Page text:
Alfalfa is relatively drought tolerant, but its growth depends on the availability of water to the roots. Water is needed for germination and early seedling growth. If available soil water is kept between 60 and 100 per cent, alfalfa will germinate and grow rapidly into a full stand in the year of establishment.

Adequate water and fertilizer are essential for alfalfa to emerge quickly from dormancy in the spring and reach the first-cut peak daily water use of nearly 9 mm in late June, the second-cut daily peak water use of nearly 8 mm in early August, and the third-cut peak water use of nearly7 mm in late September (Figure 1). Because alfalfa is a cool-season crop, the greatest percentage of the seasonal yield (nearly 40 per cent) comes from the first cut, which also has the highest water use efficiency of the three cuts.


Figure 1. Daily water use for the first, second, and third cuts during different growth stages of irrigated alfalfa hay in southern Alberta. The shaded area indicates variation in alfalfa water use depending on cultivar, plant density, age, and climatic conditions. Differences among cuts reflect differences in climatic conditions such as photoperiod and temperature (ambient and soil).

Typically, the roots of a well-irrigated alfalfa plant grow to an effective water extraction depth of 120 cm in a well-developed soil profile. Root distribution is concentrated near the surface; hence, alfalfa obtains nearly 40 per cent of its seasonal water from the upper 30 cm, 70 per cent from the upper 60 cm, and 90 per cent from the upper90 cm of the 120-cm active root zone in the production years.

Since only 10 per cent of seasonal water use for alfalfa is extracted from the 90 to 120-cm depth increment, it is essential for irrigators to pay more attention to the water status in the top 90 cm of the active root zone. The active root zone changes from a few millimetres at emergence to a maximum depth of 120 cm at the end of the establishment year.

The roots of non-irrigated alfalfa (particularly taprooted varieties) penetrate deeper than 120 cm (adaptation to stress from water deficits) and reach maximum depths in the third year of the stand.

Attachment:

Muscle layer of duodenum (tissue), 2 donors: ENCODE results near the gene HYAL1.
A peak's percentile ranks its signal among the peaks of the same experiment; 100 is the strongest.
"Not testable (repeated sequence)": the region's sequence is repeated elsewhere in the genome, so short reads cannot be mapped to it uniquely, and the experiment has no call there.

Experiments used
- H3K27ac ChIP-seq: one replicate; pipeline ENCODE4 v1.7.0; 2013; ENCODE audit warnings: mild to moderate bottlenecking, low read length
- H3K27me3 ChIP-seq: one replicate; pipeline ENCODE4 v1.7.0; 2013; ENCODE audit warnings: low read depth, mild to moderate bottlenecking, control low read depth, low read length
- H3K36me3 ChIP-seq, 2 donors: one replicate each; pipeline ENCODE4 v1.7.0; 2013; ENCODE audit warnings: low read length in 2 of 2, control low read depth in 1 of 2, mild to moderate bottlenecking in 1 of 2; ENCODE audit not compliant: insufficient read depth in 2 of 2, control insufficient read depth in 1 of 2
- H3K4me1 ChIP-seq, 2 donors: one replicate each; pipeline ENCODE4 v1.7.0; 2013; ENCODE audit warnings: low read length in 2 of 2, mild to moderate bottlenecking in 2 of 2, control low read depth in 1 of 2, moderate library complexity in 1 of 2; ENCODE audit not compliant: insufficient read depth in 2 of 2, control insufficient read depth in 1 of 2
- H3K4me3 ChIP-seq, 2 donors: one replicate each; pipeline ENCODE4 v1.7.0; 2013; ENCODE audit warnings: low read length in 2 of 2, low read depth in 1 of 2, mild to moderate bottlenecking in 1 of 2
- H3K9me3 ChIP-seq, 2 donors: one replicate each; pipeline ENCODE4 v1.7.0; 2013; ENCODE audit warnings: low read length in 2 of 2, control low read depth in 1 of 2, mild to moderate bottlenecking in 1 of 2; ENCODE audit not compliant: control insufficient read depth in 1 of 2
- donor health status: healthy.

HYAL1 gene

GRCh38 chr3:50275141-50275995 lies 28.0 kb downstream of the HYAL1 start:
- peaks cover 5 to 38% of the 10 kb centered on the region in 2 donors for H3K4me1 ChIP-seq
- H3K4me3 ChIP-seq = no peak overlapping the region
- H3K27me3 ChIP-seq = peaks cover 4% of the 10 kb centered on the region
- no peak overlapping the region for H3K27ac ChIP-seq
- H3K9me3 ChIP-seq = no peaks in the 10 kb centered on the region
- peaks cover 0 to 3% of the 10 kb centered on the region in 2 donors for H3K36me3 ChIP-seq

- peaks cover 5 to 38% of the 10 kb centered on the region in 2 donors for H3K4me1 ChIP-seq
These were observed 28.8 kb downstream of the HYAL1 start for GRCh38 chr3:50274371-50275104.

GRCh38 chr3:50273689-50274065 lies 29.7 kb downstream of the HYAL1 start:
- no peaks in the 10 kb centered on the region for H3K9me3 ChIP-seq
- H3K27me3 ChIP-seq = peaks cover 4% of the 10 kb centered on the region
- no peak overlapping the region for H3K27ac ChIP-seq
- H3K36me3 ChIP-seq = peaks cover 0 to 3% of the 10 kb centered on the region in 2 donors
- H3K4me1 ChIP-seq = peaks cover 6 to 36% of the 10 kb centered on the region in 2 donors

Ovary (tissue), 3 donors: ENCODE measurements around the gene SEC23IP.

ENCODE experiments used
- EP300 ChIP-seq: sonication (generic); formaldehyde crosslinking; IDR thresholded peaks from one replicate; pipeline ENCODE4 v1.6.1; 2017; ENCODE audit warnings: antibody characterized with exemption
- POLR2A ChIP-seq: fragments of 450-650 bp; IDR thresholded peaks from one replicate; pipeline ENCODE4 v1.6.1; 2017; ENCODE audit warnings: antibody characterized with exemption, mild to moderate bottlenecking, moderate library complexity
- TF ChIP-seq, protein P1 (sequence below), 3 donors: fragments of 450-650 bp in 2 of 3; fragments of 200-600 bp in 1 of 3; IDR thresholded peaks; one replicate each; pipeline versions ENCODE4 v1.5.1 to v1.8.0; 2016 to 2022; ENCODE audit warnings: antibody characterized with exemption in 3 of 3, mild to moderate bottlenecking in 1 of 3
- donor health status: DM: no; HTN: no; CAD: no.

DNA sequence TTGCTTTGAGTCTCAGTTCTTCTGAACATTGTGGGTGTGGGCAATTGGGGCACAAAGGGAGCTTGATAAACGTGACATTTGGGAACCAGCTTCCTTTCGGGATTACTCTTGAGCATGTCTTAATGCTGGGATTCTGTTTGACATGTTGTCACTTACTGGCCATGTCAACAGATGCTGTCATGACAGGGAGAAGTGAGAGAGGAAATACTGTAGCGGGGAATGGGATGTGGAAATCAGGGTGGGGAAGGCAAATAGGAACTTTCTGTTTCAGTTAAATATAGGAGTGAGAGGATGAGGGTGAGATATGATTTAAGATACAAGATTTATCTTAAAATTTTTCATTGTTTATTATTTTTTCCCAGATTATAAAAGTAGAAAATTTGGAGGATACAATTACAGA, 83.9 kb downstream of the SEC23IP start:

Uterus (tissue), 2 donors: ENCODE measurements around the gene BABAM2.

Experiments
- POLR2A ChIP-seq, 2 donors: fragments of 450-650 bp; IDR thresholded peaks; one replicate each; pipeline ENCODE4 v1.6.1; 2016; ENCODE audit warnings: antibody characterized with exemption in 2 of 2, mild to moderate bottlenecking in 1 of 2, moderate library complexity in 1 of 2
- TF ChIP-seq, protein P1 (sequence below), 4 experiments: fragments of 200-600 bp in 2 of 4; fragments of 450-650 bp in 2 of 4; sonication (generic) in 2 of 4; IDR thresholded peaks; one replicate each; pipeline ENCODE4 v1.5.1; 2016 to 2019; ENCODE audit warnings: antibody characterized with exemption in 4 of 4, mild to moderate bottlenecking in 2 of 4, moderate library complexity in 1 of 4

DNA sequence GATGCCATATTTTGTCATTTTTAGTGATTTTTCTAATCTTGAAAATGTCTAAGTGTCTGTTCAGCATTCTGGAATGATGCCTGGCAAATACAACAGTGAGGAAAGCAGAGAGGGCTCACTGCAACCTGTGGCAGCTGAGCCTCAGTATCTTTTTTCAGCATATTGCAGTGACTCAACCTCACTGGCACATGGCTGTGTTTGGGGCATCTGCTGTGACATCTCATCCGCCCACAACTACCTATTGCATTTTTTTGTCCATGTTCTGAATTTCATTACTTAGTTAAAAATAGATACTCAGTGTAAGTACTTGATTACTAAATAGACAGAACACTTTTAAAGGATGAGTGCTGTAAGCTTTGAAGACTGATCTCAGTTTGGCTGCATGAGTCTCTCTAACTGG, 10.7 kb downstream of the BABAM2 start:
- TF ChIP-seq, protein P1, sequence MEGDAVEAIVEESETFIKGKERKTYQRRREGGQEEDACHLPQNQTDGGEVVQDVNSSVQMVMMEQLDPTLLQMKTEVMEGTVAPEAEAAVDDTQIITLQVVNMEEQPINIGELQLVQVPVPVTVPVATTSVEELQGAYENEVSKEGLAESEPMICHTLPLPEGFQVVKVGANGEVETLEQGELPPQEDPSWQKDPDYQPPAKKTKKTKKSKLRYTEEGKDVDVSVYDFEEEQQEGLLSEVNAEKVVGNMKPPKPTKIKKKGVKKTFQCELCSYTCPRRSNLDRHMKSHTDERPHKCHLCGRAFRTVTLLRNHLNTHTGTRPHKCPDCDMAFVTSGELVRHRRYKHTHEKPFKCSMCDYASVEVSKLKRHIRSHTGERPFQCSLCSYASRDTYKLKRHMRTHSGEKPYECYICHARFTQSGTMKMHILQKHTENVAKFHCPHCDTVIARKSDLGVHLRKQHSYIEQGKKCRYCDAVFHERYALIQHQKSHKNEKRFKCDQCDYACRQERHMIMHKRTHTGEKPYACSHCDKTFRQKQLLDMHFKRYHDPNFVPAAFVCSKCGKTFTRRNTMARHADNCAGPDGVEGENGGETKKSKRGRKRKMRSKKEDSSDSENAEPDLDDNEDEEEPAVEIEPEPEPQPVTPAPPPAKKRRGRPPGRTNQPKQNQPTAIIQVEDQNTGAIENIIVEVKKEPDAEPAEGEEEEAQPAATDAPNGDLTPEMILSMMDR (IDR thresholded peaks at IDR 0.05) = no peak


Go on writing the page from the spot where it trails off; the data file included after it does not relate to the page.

Irrigation Scheduling Strategy

The availability of adequate soil water for emergence, stand establishment, and achievement of maximum, high-quality yields is crucial for producing a profitable alfalfa hay crop.

Establishment year
The establishment of a high-yielding, pure alfalfa stand requires careful attention to fertilizer, weed control, and effective irrigation water management. Effective irrigation management for alfalfa uses soil water levels in the root zone as a measure for starting and stopping irrigations to maintain adequate soil water content.

Irrigation can be used most effectively in promoting germination and emergence by wetting the soil profile to field capacity before seedbed preparation and the seeding operation. Avoid irrigation just after seeding because it may cause seed washing and crusting of some soils and reduce plant population and stand uniformity.

After emergence, the alfalfa seedling roots require ample water for rapid growth. To ensure that ample water is available to the young roots during the early seedling and vegetative growth stages (unifoliolate, cotyledonary, and trifoliolate leaf buds formation), and contractile (crown development) growth stages (i.e. the first 10 weeks), light and frequent irrigations (15 mm per irrigation event) should be applied to maintain soil water in the 0 to 30-cm depth at greater than 60 per cent of available in the establishment year.

Irrigation water applied during the early growth stages should meet crop water requirements and build up soil water to near field capacity in the 30 to 120-cm depth for later crop use after the contractile growth stage. To prevent runoff, irrigation water application rates should not exceed soil intake (infiltration) rates.

The practice of withholding irrigation following emergence for the purpose of increasing root penetration is counterproductive because early water stress (available soil water less than 60 per cent) will suppress seedling root growth more than shoot growth for alfalfa. Water stress decreases stem number and diameter, internode numbers and length, and leaf size; hence, stand vigour and health.